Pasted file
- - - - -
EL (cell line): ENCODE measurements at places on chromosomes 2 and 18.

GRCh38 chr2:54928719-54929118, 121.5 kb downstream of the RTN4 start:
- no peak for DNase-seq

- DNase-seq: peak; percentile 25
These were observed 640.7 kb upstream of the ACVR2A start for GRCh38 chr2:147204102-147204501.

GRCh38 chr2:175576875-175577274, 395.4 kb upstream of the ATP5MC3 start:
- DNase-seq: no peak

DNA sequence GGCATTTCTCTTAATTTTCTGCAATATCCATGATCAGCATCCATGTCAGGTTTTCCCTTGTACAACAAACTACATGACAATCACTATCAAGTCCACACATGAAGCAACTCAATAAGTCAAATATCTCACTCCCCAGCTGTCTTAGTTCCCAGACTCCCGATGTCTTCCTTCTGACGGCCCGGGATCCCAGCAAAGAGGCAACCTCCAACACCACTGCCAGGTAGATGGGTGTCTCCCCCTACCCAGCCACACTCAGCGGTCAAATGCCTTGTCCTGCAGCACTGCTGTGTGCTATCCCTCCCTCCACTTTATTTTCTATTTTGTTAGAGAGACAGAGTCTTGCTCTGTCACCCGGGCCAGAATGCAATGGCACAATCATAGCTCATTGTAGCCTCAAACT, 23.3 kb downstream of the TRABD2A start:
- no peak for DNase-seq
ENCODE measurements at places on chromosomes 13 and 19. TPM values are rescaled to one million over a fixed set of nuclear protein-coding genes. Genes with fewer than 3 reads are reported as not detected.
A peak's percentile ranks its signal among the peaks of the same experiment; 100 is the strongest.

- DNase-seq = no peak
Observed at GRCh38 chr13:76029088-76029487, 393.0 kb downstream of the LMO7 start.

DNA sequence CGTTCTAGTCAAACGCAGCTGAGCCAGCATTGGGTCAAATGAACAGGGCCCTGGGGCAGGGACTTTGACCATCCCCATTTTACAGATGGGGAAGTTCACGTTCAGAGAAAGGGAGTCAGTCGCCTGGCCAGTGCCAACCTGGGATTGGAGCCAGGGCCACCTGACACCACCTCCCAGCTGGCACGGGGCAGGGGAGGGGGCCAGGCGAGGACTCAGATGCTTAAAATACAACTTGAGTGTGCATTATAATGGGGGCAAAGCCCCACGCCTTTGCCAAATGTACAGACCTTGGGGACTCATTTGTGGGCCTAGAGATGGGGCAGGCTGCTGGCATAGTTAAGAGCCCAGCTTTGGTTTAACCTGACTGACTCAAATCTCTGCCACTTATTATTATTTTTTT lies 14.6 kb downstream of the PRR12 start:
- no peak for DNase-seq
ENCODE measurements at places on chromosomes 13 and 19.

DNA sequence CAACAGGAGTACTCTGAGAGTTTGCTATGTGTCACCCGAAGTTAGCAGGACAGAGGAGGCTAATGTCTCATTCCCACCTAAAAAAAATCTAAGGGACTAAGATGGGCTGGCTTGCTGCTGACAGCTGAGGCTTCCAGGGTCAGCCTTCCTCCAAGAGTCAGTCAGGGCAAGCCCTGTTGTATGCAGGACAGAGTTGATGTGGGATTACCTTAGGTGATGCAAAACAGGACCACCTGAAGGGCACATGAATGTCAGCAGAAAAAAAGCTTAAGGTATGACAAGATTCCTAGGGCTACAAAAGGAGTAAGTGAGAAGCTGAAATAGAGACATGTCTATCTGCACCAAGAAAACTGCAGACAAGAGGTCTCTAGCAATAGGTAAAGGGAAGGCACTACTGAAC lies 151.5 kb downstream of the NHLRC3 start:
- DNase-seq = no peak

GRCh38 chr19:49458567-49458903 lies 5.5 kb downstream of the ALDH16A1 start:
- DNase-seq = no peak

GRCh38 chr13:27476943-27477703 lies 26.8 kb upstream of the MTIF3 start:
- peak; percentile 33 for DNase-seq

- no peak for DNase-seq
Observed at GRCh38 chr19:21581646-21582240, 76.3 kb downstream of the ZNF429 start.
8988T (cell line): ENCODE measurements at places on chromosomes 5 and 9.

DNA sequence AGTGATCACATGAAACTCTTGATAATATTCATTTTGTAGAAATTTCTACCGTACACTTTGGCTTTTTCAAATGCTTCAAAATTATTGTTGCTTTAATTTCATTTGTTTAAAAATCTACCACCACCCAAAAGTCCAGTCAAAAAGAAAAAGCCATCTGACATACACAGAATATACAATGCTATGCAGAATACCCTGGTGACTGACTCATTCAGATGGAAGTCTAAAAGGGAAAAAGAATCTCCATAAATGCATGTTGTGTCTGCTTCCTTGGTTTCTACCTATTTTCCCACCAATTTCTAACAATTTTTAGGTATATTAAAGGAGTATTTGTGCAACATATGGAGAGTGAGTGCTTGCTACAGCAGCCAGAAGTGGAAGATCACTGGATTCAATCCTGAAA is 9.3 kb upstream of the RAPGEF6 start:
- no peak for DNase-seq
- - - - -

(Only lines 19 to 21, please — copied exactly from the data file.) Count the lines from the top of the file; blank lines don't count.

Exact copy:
GRCh38 chr19:49458567-49458903 lies 5.5 kb downstream of the ALDH16A1 start:
- DNase-seq = no peak

GRCh38 chr13:27476943-27477703 lies 26.8 kb upstream of the MTIF3 start: